Monday, March 26, 2007

Lives in Letters: Little Roughneck Postcard

One thing that interests me about collecting postcards is when I find a series of postcards addressed to the same person, or the same family. See the notes below for just a few intriguing connections with this card.

Postcard
West Grand Street
Elizabeth, NJ
August 18, 1916
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Addressed to
Mr. George S-
Paterson, N. J.
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Hello George
hope you are
taking care of
our little rough
neck, having a
great time up
here wish you
would call around
some night with
the kid.
Gertrude S.
Notes:
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Gertrude's postcard was sent from Elizabeth, NJ, about 20 miles south of George's home in Paterson. So when she says she's "having a great time up here" I'm guessing she was visiting New Jersey from someplace even further south. And while she was in the area, she sent the postcard to reconnect with George and ask him to come visit.
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I'm guessing then that Gertrude and George are old friends. Probably part of the same set of friends that 5 years earlier were exchanging notes about country clubs and flowers and ribbons. The tone of Gertrude's note seems to fit the casual style of those earlier messages, though I find it somehow surprising that women corresponded so casually in the pre-World War One days.
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I wonder who the "little rough neck" was. George's child? His little brother? Why would Gertrude call him "our little rough neck" in either case? Maybe he was a mutual friend. But then her last sentence about visiting with "the kid" makes him sound like someone younger.
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Here is how wikipedia explains the term roughneck. Basically it refers to an unskilled laborer, and at the time of this postcard, referred primarily to circus or carnival workers. H.L. Mencken had this to say about the term:
Rough-neck is a capital word; it is more apposite and savory than the English navvy, and it is over-whelmingly more American.
A couple of quick notes about the Elizabeth, New Jersey of 1916...
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The area where Gertrude was staying is (I think) part of the midtown area, which is also the historic district. I found a good site that offers a timeline for Elizabeth, if you want to get a sense of what was going on there at the time, or even in the decades leading up to this time. It is fascinating stuff (Singer sewing machines, Olmstead parks, Carnegie, Nancy Drew) and worth a few minutes to read.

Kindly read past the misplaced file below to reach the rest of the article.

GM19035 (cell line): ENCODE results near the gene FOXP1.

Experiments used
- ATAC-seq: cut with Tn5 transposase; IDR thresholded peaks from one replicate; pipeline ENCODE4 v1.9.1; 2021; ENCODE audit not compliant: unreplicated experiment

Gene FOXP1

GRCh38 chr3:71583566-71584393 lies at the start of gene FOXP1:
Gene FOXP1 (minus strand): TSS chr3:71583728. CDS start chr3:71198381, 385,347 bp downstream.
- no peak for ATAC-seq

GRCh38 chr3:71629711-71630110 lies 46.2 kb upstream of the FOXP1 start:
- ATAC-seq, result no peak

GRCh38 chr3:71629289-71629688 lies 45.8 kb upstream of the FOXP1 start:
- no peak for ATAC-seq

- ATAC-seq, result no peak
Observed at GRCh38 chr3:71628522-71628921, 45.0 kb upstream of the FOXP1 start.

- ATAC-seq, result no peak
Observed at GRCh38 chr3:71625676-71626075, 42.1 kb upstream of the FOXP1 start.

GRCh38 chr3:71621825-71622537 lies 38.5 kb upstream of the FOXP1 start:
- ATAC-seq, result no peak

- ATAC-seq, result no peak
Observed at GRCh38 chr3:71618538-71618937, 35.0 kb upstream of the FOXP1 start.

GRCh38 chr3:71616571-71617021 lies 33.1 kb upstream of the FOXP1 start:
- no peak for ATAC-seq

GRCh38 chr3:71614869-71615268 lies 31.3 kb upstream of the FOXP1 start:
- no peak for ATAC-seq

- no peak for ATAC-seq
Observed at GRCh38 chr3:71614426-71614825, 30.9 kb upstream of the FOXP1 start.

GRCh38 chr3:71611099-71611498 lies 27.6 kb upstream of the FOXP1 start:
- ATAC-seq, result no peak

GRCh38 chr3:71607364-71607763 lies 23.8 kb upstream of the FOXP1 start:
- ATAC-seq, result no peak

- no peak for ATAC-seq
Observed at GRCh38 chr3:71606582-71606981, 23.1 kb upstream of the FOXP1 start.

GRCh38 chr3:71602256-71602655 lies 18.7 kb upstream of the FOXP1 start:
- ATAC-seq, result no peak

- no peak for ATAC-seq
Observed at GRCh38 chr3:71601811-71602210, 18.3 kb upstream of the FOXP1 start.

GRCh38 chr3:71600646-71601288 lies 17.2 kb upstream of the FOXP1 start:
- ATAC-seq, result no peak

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There were a few famous people from Elizabeth around that time (with thanks to Wikipedia)...
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Antoinette Brown Blackwell (1825–1921), first female ordained minister in the U.S., lived and died there.
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Nicholas Murray Butler (1862-1947), winner of the Nobel Peace Prize and a founder of the Carnegie Endowment for International Peace, was born there.
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Thomas Edison (1847-1931), lived here as a young man.
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William Halsey, Jr. (1882-1959). World War II Fleet Admiral "Bull" Halsey was born in Elizabeth and attended the Pingry School.
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Thomas Mitchell (1892–1962), Oscar and Tony Award-winning actor, was born there.
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Mickey Spillane (1918-2006), writer, grew up there. (Okay, he was born 2 years after the postcard, but I couldn't help including him!)
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Edward Stratemeyer (1862-1930), creator of the Hardy Boys, Bobbsey Twins, and Nancy Drew, was born and resided there.
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William Sulzer (1863-1941), U.S. Congressman and impeached governor of New York, was born there.
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Edward Patrick Mickey Walker (1903-1981), boxer, who held the Welterweight and Middleweight titles, was born and raised there.
...
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I mentioned at the start of this post that I found a string of postcards written to George and his family. Here's the list, with links to my previous posts.
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Postcard about Papa, 1908 ... addressed to Mary S, who was either George's mother or grandmother
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Postcard from Brooklyn, 1911 ... addressed to George, asking for flowers
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Postcard from the Erie Canal, 1913 ... addressed to George, from Swede who was working on a boat going through the canal
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Postcard to a Sanitorium, 1932 ... addressed to Jean S, who was probably George's wife, and who was either a patient or a nurse at a mental hospital
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This one from Bayport, N.Y. in 1913 that you've only seen the front of so far ... it is another from Swede to George, where Swede signs off as "your loving wife." I have yet to tackle that!
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And a couple others that I haven't posted yet....

1 comment:

dshep said...

Enjoyed your research links. I didn't realize these post cards were 'related.' I'm looking forward to the rest of the series.

Just prior to this post card there had been the event that was an inspiration for Jaws right on the Jersey Shore! :)

http://209.85.165.104/search?q=cache:lgVLb16lCYcJ:www.elasmo-research.org/education/topics/saf_nj_maneater.htm+Travel+in+1916+NJ&hl=en&ct=clnk&cd=10&gl=us